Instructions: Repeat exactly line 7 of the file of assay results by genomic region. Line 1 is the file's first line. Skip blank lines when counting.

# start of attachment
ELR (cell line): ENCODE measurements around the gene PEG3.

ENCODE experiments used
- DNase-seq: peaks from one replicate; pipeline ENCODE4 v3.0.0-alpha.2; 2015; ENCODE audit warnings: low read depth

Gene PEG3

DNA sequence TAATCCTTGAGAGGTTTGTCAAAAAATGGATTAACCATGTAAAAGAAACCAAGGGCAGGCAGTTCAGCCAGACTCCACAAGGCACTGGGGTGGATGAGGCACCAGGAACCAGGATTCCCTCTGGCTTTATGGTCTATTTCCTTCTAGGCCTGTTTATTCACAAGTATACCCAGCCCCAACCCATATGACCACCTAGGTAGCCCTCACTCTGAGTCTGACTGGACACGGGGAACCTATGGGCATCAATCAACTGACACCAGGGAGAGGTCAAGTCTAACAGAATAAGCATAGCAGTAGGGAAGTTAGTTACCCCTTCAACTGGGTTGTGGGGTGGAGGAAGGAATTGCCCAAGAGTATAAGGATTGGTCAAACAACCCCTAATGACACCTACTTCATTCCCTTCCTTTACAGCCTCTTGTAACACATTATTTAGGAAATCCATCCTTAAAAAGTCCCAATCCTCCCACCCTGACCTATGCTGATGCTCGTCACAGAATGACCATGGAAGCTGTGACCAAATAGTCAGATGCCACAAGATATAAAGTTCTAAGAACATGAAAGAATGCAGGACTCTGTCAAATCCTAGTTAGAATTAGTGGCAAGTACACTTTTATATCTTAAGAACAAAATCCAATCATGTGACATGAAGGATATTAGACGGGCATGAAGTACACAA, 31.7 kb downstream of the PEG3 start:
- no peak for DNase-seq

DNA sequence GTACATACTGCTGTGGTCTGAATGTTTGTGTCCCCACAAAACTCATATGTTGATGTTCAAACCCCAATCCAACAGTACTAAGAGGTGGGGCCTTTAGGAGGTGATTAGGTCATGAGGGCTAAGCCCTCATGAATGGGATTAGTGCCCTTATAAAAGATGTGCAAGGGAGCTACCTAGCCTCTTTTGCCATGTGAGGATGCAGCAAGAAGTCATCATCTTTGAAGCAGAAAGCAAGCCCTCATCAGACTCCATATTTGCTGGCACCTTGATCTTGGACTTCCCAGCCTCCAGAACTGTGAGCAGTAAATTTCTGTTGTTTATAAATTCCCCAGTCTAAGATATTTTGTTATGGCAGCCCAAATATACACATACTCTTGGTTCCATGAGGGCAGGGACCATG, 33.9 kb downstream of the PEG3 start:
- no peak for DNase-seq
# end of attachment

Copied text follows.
DNA sequence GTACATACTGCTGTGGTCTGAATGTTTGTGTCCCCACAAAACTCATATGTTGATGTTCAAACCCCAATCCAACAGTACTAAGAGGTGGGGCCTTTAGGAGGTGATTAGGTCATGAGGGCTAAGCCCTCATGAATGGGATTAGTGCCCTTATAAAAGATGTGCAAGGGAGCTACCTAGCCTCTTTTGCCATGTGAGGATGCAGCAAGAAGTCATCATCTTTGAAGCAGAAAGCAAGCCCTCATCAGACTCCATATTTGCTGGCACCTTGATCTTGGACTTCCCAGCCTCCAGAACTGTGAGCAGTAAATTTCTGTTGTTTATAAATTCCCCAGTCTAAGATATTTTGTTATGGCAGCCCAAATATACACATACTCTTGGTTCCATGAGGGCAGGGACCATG, 33.9 kb downstream of the PEG3 start: